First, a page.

If you are like most teachers, you are surrounded by volatility, uncertainty, complexity and ambiguity. You set incredibly high standards for your own performance. You set ferocious goals for your students and expect the same drive for success from your colleagues.
Unfortunately, in this profession, those that you surround yourself with, do not usually share the same goals and feelings.
Instead, you are greeted by staff who are doing the bare minimum, students who appear to have little or no desire to learn and even some who are chronically disconnected from school. Arriving at school, you have no idea what to expect, how you are going to lead and how on earth you can make a difference.
Rock climbing is an amazing sport to take up. Not only is it a brilliant sport to develop fitness and core strength, but it also provides an intense mental challenge. The sport involves a high level of risk taking, evaluation of choices and trust in ones belayer.
The term BELAYER, refers to the person who is entrusted with the role of controlling the safety rope of the climber. The belayer wears a harness with a belaying pin specifically designed to allow slack for the climber to move freely and express themselves on the rock face, while not providing enough slack for the climber to fall.
The action of belaying is one of watching, guiding, providing safety and security to allow the climber to take risks, evaluate their own options at the rock face and work towards their personal goals.
In the environment of the classroom, school or organisation, George Kohlreiser in his book Care to Dare, writes about the metaphorical link between belaying and Secure Base Leadership.
In the volatile, uncertainty of a day of teaching, the teacher has to act as the belayer. He/She has to create a secure base for every single child in their class.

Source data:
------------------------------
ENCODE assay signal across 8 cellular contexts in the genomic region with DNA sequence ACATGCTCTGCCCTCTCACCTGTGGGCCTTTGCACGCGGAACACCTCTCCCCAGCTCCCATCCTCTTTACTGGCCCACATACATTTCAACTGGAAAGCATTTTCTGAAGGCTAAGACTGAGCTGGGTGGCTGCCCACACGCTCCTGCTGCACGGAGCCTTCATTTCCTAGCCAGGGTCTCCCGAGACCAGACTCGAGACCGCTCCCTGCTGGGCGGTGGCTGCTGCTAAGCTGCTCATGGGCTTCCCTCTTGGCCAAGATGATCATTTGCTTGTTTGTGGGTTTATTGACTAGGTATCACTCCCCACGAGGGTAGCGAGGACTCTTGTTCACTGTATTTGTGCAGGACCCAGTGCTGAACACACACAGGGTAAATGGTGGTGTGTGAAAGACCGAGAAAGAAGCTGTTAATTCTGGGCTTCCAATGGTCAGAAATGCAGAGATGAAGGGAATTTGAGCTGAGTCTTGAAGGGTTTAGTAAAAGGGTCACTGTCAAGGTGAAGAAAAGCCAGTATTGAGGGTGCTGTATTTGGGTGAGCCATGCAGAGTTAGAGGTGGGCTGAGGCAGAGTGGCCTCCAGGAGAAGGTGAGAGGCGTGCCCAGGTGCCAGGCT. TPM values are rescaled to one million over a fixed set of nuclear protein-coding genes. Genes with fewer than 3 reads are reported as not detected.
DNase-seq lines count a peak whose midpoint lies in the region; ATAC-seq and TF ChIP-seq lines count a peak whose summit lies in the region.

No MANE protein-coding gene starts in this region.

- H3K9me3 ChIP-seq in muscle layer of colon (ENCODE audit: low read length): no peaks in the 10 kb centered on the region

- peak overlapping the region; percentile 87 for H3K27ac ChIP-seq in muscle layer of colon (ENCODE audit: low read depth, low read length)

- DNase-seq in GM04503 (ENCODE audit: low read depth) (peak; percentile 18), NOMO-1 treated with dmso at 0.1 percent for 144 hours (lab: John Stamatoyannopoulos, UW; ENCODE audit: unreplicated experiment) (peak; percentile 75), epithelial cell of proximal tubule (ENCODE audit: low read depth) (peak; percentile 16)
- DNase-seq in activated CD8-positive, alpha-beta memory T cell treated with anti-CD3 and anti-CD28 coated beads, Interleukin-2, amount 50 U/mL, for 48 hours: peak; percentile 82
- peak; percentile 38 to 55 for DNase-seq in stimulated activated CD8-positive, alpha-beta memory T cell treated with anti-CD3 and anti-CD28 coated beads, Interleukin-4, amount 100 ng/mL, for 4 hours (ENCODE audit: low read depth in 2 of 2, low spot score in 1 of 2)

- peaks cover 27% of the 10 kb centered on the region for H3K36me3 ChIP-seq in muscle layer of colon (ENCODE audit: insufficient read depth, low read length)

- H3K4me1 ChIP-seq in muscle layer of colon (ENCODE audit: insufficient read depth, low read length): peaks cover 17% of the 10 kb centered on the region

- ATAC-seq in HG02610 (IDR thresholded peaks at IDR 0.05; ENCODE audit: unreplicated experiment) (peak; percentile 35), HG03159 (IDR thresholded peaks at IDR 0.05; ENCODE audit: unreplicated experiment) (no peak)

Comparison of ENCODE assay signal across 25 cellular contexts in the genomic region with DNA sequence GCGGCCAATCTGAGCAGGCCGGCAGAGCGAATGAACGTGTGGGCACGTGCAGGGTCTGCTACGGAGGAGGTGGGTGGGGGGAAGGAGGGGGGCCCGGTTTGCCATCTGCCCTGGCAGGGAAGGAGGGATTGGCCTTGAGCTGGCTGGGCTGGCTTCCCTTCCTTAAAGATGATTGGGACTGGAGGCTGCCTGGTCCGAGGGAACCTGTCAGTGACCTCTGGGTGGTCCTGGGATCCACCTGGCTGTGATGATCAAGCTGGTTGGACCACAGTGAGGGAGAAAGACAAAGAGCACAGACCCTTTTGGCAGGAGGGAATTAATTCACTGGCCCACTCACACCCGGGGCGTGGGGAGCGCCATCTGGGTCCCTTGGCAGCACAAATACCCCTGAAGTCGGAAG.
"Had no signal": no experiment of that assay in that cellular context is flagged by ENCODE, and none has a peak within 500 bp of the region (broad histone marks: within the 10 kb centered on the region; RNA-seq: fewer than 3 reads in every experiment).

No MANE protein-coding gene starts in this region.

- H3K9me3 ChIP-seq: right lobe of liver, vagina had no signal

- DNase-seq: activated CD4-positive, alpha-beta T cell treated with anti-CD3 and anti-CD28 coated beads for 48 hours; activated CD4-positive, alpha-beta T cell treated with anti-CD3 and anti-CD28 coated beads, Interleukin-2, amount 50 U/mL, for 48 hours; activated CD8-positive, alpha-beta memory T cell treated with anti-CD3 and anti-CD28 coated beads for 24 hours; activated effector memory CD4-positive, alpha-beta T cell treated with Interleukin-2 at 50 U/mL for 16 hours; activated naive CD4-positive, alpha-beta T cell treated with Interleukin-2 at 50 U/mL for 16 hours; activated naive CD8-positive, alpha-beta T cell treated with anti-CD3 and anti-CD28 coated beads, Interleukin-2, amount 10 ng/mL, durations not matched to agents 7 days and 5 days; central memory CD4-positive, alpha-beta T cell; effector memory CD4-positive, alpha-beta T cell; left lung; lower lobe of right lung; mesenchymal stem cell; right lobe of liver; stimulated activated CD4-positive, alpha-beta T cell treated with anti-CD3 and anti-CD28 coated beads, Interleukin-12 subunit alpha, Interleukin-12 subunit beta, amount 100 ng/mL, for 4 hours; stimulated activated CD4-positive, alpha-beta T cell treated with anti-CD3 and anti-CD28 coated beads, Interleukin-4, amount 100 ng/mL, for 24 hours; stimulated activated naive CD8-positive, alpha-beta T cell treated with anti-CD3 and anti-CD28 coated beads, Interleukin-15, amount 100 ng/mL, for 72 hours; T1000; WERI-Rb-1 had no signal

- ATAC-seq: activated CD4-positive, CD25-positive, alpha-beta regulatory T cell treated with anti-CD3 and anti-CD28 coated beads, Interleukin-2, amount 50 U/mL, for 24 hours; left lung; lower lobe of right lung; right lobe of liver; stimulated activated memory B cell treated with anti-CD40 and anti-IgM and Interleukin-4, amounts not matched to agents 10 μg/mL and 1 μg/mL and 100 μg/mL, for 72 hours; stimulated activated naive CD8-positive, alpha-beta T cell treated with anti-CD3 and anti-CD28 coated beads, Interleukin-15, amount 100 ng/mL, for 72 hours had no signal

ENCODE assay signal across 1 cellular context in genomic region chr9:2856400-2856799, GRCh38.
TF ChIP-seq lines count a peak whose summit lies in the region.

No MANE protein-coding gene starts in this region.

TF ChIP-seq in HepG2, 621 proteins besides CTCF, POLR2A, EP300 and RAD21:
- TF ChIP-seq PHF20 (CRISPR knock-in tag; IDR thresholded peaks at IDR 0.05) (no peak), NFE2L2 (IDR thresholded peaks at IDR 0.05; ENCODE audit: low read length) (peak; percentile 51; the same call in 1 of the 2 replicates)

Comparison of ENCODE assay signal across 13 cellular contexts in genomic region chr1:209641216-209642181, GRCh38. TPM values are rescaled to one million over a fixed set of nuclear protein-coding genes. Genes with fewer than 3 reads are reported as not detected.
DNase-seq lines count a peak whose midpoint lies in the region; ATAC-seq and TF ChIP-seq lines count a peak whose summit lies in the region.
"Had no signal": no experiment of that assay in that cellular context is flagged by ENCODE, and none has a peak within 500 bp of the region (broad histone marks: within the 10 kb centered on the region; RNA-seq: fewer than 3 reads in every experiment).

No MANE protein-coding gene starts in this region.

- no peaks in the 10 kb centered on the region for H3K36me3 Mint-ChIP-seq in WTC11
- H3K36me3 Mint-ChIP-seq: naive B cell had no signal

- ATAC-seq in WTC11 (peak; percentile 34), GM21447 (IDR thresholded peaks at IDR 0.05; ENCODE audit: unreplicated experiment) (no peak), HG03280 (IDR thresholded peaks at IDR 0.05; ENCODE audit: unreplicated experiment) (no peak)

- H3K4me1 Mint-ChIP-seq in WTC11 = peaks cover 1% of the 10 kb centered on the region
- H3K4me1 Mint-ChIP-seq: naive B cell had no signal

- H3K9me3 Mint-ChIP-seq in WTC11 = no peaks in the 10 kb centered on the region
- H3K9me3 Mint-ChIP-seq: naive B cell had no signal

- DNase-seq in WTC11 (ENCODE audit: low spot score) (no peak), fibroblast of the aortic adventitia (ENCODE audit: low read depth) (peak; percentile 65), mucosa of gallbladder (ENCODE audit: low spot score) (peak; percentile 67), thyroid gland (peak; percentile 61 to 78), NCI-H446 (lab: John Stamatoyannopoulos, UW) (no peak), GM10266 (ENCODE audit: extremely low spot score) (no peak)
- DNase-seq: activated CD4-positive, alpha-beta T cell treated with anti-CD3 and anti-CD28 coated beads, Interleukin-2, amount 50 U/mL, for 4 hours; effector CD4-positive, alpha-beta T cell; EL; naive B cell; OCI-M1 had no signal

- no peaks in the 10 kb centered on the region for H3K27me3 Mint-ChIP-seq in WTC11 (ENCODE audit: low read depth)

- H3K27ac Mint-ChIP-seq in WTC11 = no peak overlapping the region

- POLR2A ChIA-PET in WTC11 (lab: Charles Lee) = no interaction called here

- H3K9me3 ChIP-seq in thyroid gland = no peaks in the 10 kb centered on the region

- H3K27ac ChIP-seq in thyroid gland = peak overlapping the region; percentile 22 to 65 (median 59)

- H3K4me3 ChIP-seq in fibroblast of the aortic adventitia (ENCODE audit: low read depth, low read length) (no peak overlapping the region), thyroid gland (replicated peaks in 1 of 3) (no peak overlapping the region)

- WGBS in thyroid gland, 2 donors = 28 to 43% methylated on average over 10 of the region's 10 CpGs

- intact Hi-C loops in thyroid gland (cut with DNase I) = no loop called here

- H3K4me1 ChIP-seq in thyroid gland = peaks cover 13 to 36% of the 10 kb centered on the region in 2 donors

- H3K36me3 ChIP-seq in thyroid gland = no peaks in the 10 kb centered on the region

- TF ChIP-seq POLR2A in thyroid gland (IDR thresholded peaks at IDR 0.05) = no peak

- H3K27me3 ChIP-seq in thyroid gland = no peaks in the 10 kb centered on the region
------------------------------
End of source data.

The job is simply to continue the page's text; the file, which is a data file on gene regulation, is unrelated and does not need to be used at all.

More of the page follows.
We need to provide a Secure Base
A secure base is a person, place, goal or object that provides a sense of safety and caring and offers a source of inspiration and energy for daring, exploration, risk taking and seeking challenges.
The teacher (the belayer) focuses on BONDING with the students in their class because no student is going to climb that rock face, before their teacher really knows them. It requires a trust relationship.
The teacher shows interest in them, just as the belayer focuses on every movement of the climber, knowing when to give slack, when to tighten, when to support and when to give some more rope.
When the secure base leader (teacher), acts as the belayer in the classroom, trust is built through relationship first. Trust in turn drives engagement. When students are engaged, retention is promoted and stress is reduced.
When we belay our followers, our students and our colleagues we suddenly are inspiring energy without depleting our own. We give those around us ‘rope’ through relationship, trust and engagement and we notice that they have the potential to go the distance with and for you.
Belay your people.
You simply have to unleash their astonishing potential.